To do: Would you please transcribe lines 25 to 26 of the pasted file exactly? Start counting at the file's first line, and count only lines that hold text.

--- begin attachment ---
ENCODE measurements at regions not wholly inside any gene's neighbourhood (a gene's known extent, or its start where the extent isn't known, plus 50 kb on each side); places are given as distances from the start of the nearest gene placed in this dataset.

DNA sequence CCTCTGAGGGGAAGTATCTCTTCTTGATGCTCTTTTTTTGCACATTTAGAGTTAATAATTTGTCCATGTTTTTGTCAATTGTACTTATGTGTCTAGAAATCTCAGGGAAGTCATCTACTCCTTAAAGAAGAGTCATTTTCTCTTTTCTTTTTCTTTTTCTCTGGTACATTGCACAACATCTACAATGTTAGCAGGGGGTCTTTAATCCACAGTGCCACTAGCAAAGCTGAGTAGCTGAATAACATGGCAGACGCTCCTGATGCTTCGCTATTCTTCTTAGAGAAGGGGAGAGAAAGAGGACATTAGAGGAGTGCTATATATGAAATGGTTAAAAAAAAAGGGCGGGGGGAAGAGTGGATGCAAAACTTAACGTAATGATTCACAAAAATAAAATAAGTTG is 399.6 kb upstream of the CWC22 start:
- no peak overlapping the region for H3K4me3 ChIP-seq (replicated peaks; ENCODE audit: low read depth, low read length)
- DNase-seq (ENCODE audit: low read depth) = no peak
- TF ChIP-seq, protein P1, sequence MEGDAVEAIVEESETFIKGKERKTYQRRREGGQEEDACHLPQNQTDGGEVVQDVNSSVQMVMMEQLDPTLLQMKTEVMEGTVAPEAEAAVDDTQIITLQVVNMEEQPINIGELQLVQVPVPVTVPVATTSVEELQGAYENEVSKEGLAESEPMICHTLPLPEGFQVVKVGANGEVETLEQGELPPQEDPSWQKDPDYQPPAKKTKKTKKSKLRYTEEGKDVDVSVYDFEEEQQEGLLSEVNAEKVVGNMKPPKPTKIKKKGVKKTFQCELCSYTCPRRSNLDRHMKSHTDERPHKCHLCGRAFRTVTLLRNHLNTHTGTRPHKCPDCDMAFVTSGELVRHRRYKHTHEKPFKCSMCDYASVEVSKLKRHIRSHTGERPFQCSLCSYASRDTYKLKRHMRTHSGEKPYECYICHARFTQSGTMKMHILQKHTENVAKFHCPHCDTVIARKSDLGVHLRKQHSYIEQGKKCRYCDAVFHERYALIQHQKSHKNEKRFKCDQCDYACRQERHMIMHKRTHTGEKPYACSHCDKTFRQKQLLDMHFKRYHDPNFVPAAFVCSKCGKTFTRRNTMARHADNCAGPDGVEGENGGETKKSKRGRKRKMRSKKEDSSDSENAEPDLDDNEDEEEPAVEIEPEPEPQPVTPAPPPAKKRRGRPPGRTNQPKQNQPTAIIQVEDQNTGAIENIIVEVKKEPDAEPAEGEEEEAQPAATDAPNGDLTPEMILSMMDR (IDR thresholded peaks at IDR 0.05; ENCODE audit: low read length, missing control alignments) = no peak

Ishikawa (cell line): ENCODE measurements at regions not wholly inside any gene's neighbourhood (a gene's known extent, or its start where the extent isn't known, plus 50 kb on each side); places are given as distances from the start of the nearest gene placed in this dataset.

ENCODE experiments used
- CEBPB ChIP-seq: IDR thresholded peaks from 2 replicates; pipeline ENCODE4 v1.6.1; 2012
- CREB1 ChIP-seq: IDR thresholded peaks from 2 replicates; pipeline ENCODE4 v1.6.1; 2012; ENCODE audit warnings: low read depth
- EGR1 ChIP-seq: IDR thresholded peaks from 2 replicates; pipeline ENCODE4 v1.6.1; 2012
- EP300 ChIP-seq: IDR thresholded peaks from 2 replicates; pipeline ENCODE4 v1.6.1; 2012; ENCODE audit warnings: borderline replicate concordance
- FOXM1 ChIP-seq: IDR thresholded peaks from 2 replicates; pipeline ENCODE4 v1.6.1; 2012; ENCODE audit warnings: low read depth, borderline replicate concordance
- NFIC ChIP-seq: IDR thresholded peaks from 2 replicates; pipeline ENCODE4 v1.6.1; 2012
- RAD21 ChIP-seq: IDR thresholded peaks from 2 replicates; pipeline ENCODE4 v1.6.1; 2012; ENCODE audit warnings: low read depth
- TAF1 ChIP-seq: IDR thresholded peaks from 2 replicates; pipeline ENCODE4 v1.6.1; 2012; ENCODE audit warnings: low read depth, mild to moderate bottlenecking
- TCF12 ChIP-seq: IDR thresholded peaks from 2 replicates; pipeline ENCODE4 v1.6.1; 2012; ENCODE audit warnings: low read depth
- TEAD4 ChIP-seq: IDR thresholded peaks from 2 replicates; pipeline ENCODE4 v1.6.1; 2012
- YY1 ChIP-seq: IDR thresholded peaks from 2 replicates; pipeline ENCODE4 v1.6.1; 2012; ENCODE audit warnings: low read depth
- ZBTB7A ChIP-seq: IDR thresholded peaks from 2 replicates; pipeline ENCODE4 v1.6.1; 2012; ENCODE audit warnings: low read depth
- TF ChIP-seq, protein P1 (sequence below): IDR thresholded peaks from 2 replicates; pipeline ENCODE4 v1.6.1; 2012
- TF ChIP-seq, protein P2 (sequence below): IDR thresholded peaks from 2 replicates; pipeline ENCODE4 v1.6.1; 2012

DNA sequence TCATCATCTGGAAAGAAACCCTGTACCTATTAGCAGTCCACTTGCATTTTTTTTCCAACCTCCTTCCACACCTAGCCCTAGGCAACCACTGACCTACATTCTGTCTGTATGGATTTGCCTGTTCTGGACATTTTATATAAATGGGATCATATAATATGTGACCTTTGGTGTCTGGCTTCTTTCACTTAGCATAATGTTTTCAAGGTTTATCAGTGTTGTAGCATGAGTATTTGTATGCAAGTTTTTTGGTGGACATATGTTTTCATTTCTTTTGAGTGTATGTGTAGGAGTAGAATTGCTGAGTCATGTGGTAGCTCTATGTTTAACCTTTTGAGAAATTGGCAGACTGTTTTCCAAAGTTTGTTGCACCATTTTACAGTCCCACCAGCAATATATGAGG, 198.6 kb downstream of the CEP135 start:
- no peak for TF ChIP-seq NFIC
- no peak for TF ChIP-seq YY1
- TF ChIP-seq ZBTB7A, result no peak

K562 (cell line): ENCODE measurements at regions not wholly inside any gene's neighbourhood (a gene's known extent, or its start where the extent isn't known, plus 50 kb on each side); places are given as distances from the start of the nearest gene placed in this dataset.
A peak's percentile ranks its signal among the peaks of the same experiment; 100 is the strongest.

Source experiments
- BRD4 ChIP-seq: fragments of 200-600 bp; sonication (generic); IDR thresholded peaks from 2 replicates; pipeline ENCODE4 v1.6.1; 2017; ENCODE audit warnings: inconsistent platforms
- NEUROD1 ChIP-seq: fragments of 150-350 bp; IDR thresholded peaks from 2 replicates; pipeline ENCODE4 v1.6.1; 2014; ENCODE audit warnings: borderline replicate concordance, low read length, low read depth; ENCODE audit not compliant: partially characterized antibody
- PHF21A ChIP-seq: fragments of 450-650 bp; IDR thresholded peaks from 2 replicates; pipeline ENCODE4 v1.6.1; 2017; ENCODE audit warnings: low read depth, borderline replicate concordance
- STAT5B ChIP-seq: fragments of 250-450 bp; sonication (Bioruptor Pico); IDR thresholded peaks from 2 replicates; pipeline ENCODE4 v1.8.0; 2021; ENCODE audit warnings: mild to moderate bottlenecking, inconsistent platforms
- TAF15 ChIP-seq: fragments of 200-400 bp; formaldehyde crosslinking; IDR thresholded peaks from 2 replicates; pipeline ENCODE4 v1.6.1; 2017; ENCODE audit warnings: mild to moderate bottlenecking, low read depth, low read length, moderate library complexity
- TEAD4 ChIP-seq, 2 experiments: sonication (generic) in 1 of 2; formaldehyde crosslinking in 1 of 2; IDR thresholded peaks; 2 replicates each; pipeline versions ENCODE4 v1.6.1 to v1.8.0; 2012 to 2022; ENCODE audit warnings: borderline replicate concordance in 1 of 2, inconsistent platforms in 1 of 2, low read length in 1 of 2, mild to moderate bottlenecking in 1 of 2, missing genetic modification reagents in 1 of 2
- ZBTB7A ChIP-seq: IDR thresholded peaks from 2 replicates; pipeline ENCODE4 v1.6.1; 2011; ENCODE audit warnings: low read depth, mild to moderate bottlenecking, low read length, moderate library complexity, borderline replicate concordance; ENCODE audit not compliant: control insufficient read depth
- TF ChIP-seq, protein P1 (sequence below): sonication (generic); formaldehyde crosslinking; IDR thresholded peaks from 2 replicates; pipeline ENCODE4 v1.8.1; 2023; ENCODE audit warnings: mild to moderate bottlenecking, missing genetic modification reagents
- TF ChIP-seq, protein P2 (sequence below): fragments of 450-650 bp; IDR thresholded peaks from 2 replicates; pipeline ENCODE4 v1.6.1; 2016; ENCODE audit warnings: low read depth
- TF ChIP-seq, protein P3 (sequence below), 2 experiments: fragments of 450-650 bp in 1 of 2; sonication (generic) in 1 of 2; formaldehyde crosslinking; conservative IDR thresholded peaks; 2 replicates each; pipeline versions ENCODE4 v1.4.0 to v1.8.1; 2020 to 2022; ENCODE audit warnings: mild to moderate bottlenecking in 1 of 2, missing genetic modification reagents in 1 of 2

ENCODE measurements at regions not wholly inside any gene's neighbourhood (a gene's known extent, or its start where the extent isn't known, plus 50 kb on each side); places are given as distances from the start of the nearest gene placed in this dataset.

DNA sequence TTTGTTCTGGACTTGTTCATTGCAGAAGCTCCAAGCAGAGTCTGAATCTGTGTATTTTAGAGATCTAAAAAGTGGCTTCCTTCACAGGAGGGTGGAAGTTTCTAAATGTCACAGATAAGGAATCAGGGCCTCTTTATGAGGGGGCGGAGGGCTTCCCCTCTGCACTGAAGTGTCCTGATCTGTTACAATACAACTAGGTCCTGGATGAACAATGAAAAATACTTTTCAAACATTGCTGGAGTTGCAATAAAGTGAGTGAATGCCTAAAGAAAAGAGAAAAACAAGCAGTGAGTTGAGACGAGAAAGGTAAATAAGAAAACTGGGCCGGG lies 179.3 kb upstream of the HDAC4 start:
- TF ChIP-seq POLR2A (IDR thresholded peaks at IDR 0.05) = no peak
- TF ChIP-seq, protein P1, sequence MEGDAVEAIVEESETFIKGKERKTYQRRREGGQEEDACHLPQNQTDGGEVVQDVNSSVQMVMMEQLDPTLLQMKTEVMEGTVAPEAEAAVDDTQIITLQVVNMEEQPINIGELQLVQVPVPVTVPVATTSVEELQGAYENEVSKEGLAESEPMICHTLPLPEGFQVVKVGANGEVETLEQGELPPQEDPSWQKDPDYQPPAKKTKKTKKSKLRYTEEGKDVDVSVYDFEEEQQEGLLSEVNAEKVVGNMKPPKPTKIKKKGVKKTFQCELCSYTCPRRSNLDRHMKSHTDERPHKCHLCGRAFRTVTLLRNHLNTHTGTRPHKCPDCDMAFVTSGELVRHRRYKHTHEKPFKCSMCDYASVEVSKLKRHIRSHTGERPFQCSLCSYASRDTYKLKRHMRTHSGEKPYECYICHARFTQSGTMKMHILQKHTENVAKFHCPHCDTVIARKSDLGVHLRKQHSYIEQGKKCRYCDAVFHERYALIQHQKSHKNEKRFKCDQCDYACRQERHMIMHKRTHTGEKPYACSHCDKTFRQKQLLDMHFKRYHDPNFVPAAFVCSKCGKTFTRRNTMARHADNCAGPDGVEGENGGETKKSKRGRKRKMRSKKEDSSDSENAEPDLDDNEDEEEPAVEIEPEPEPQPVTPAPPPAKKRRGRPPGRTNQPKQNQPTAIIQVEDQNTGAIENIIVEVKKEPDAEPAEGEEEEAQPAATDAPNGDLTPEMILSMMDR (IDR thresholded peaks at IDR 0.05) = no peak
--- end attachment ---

- TF ChIP-seq ZBTB7A, result no peak

K562 (cell line): ENCODE measurements at regions not wholly inside any gene's neighbourhood (a gene's known extent, or its start where the extent isn't known, plus 50 kb on each side); places are given as distances from the start of the nearest gene placed in this dataset.